GCC Taxation: Oman to introduce 5% value-added tax

The tax will be on most goods and services, though with some exceptions

  
A general view of the Muscat skyline on November 18, 2014 in Muscat, Oman. Image used for illustrative purpose.

A general view of the Muscat skyline on November 18, 2014 in Muscat, Oman. Image used for illustrative purpose.

Getty Images/Chris Jackson

DUBAI: Oman's ruler has issued a decree to start levying a 5% value-added tax in six months' time, state-run Oman TV said on Monday, as the Gulf oil producer seeks to boost revenues battered by low oil prices and the coronavirus pandemic.

The tax will be on most goods and services, though with some exceptions, according to a video presentation shown on Oman TV.

"The implementation of the #ValueAddedTax came to ensure the sultanate's financial sustainability, enhance its competitiveness, and reaffirm its commitment to international and regional agreements and improve the business environment," the government said on twitter.

All six Gulf Arab states agreed to introduce 5% VAT in 2018 after a slump in oil prices hit their revenues. Saudi Arabia, the United Arab Emirates and Bahrain have already introduced the tax, with Riyadh tripling it this year.

Oman - whose financial position is among the weakest in the region - and also Kuwait and Qatar have not yet introduced the tax.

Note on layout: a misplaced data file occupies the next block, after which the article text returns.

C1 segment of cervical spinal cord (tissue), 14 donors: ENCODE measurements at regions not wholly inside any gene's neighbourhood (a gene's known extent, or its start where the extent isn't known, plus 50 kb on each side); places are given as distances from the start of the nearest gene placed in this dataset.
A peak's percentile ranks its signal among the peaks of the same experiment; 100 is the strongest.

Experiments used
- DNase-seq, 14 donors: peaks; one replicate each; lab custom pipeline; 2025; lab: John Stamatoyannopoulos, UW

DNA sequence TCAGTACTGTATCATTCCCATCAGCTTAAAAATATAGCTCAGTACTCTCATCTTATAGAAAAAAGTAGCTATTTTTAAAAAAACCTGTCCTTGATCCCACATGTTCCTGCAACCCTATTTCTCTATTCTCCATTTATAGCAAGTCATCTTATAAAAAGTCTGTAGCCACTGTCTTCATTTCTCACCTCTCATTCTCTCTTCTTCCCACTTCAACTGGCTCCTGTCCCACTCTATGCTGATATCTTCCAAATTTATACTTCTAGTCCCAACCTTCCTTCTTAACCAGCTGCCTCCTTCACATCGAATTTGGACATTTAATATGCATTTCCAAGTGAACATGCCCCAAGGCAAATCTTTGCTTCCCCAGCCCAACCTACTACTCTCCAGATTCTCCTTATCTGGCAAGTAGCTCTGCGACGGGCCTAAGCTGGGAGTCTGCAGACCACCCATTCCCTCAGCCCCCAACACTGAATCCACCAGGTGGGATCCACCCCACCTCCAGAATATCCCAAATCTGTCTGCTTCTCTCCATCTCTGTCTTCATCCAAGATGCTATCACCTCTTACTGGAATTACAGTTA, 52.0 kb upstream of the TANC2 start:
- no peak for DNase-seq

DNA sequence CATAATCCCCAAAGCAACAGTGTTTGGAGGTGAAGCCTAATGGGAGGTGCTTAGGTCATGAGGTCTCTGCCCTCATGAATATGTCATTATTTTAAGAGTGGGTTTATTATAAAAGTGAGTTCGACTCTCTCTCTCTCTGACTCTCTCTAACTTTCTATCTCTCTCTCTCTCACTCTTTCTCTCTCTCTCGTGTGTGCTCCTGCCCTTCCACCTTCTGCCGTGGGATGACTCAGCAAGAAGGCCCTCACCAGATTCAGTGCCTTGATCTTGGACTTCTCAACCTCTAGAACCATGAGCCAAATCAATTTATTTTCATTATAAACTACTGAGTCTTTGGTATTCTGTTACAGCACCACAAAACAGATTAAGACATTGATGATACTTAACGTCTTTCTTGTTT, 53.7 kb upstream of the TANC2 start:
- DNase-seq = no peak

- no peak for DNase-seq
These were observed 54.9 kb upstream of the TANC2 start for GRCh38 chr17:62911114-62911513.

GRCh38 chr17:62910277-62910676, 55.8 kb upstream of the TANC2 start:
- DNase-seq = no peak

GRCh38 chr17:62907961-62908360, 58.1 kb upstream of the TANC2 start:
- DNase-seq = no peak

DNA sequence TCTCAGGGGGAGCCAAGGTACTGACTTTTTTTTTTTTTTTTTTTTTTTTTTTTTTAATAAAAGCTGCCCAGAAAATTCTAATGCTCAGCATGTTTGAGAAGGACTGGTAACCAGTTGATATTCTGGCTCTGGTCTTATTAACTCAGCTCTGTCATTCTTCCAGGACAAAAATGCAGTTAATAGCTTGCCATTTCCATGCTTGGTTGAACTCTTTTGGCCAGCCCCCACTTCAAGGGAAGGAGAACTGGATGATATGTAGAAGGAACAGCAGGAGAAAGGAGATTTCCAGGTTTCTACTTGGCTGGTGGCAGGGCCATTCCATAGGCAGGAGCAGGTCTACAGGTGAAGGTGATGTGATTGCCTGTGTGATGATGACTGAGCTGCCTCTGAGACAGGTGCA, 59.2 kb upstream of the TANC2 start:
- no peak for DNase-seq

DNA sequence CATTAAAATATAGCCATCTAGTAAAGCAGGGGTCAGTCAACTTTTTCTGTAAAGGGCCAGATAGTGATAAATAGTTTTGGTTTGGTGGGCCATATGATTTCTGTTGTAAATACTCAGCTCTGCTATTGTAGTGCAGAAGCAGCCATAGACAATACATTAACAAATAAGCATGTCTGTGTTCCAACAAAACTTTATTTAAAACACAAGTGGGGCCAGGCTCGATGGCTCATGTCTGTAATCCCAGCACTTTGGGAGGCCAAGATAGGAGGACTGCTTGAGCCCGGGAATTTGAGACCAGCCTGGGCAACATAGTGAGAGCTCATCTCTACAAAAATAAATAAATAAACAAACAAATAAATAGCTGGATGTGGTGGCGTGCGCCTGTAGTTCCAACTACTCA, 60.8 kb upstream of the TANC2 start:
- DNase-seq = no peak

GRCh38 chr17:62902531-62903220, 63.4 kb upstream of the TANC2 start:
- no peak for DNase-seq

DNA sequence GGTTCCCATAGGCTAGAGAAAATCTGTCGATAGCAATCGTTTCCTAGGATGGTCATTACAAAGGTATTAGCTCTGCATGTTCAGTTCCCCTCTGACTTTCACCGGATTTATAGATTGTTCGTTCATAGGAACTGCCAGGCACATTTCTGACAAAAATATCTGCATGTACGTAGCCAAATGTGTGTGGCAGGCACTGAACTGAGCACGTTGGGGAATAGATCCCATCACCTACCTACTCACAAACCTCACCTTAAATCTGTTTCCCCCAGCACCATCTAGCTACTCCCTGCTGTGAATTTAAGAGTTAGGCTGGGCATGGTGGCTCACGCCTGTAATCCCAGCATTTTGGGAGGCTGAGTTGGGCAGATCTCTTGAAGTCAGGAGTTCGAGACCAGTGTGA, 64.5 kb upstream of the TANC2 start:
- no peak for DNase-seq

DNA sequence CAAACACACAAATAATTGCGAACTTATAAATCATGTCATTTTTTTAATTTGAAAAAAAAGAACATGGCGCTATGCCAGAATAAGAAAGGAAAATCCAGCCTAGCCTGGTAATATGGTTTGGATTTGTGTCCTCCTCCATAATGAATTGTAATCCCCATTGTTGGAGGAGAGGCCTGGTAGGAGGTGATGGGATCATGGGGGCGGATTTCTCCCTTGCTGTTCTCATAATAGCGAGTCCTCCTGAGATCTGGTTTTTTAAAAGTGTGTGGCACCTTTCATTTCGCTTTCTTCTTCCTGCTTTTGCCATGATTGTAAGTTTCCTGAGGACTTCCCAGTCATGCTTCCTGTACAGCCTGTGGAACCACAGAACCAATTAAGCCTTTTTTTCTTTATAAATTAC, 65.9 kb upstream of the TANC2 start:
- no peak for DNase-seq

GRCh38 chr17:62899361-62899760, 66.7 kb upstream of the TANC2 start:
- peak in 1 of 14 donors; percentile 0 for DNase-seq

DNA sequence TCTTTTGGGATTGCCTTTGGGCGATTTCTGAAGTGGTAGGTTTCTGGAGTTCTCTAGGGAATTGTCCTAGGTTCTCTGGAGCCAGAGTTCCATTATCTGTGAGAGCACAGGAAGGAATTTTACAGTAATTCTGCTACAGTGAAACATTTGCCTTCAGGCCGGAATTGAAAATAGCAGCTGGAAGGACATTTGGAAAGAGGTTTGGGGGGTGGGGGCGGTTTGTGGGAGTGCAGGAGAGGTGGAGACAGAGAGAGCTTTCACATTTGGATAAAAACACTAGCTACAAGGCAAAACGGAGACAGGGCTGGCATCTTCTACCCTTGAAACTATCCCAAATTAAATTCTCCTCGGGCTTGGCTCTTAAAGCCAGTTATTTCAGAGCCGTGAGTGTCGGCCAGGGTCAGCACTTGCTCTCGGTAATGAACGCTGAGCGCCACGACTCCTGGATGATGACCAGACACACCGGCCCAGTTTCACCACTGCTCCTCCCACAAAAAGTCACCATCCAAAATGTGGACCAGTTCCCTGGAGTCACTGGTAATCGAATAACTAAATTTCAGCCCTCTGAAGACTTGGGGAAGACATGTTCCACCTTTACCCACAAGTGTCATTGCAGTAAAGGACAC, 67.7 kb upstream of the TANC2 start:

"The introduction of VAT is another important and positive sign to the market that Oman is looking to progress with a much needed fiscal reform programme after announcing spending cuts this year," said Monica Malik, chief economist at Abu Dhabi Commercial Bank.

Facing a 2.8% economic contraction this year and a yawning government deficit of 16.9% of gross domestic product (GDP), according to the International Monetary Fund, Oman has cut public spending to contain the financial leakage caused by lower oil prices and the downturn caused by coronavirus lockdowns.

Major cuts in the first half of the year included areas such as defence and security, as well as investment expenditure, data released by the national statistics agency showed last month.

Despite the cuts, Oman posted a deficit of 826.5 million rials ($2.15 billion) in the first six months of the year, a 25.1% deficit increase on a yearly basis, the figures showed.

"Further fiscal adjustment - both revenue and expenditure - will be required from Oman going forward, especially as the funding requirement will remain high given the outlook for ongoing government deficits and the rise in maturing debt from 2021. Revenue from VAT will likely be less than 2% of GDP once consumption stabilises," said Malik.

VAT will start in April next year, the Omani government said. Exemptions will include basic food commodities, healthcare, education, financial services, home rentals and the supply of crude oil, petroleum products and natural gas.

The VAT announcement comes ahead of an expected issuance of international bonds, Oman's first this year.

(Reporting by Nafisa Eltahir, Aziz El Yaakoubi, Yousef Saba, Davide Barbuscia; Editing by Gareth Jones, William Maclean) ((Nafisa.Eltahir@thomsonreuters.com; +971 56 226 1754))

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